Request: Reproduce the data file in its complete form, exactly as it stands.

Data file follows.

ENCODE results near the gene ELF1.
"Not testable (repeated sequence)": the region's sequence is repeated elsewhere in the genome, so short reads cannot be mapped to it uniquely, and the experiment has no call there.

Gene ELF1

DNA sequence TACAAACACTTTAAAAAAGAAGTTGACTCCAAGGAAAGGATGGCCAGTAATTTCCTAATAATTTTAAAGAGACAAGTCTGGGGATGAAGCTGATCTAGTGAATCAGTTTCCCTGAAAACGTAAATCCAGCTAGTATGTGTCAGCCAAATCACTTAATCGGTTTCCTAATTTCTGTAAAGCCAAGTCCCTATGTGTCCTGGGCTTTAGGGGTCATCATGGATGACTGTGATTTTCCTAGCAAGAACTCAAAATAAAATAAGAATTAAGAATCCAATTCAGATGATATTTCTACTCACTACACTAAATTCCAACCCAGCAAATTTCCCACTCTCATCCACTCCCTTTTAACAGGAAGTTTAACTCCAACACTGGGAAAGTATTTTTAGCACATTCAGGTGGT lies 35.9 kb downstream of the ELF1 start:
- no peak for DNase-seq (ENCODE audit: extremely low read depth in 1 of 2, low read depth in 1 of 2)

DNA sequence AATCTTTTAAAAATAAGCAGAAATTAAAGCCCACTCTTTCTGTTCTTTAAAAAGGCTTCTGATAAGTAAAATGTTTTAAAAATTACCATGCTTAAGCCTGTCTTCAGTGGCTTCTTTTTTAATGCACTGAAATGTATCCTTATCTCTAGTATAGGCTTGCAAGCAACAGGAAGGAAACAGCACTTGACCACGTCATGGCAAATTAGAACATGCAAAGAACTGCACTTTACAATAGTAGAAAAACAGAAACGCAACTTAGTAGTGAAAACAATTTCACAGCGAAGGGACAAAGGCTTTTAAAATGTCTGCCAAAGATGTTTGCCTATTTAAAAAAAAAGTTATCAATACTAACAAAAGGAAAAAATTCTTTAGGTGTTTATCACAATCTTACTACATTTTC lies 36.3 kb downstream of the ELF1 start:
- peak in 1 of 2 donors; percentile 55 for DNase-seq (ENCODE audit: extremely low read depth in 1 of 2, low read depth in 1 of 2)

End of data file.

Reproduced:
ENCODE results near the gene ELF1.
"Not testable (repeated sequence)": the region's sequence is repeated elsewhere in the genome, so short reads cannot be mapped to it uniquely, and the experiment has no call there.

Gene ELF1

DNA sequence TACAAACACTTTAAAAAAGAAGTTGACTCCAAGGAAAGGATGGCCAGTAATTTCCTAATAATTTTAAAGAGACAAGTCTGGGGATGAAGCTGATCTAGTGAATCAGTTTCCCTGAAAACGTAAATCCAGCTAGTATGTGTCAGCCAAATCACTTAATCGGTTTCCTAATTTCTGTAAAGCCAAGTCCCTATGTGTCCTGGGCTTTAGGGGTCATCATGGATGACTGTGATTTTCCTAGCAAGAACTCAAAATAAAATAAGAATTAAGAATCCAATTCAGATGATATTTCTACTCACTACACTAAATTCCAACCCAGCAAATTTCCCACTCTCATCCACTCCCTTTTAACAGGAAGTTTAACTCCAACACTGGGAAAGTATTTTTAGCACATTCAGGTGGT lies 35.9 kb downstream of the ELF1 start:
- no peak for DNase-seq (ENCODE audit: extremely low read depth in 1 of 2, low read depth in 1 of 2)

DNA sequence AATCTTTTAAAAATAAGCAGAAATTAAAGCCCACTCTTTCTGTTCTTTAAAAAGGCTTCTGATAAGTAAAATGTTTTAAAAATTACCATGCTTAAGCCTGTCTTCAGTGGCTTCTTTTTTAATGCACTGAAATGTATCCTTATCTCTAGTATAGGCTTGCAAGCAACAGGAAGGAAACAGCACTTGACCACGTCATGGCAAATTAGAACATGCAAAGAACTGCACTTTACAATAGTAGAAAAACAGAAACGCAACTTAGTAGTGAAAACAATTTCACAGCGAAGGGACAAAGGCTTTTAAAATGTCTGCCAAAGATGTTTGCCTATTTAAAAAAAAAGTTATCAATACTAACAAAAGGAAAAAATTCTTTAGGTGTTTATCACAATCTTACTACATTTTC lies 36.3 kb downstream of the ELF1 start:
- peak in 1 of 2 donors; percentile 55 for DNase-seq (ENCODE audit: extremely low read depth in 1 of 2, low read depth in 1 of 2)